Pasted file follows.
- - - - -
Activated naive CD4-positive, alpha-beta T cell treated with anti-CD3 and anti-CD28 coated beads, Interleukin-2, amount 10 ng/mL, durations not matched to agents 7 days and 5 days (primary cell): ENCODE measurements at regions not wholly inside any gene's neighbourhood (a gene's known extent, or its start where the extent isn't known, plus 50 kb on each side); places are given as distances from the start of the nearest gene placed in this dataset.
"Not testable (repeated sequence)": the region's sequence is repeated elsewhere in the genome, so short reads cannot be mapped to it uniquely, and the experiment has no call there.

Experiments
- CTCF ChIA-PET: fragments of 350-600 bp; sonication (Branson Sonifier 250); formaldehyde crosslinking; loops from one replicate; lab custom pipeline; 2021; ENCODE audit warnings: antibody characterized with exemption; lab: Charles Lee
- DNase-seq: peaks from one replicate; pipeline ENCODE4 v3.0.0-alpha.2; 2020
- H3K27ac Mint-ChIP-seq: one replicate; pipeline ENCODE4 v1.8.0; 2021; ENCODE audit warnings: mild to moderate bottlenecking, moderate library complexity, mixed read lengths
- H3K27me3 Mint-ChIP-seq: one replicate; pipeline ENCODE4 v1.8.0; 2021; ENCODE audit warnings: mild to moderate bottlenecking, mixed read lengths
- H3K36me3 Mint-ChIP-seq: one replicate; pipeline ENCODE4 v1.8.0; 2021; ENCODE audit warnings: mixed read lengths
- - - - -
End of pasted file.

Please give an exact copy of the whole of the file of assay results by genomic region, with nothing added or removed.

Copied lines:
Activated naive CD4-positive, alpha-beta T cell treated with anti-CD3 and anti-CD28 coated beads, Interleukin-2, amount 10 ng/mL, durations not matched to agents 7 days and 5 days (primary cell): ENCODE measurements at regions not wholly inside any gene's neighbourhood (a gene's known extent, or its start where the extent isn't known, plus 50 kb on each side); places are given as distances from the start of the nearest gene placed in this dataset.
"Not testable (repeated sequence)": the region's sequence is repeated elsewhere in the genome, so short reads cannot be mapped to it uniquely, and the experiment has no call there.

Experiments
- CTCF ChIA-PET: fragments of 350-600 bp; sonication (Branson Sonifier 250); formaldehyde crosslinking; loops from one replicate; lab custom pipeline; 2021; ENCODE audit warnings: antibody characterized with exemption; lab: Charles Lee
- DNase-seq: peaks from one replicate; pipeline ENCODE4 v3.0.0-alpha.2; 2020
- H3K27ac Mint-ChIP-seq: one replicate; pipeline ENCODE4 v1.8.0; 2021; ENCODE audit warnings: mild to moderate bottlenecking, moderate library complexity, mixed read lengths
- H3K27me3 Mint-ChIP-seq: one replicate; pipeline ENCODE4 v1.8.0; 2021; ENCODE audit warnings: mild to moderate bottlenecking, mixed read lengths
- H3K36me3 Mint-ChIP-seq: one replicate; pipeline ENCODE4 v1.8.0; 2021; ENCODE audit warnings: mixed read lengths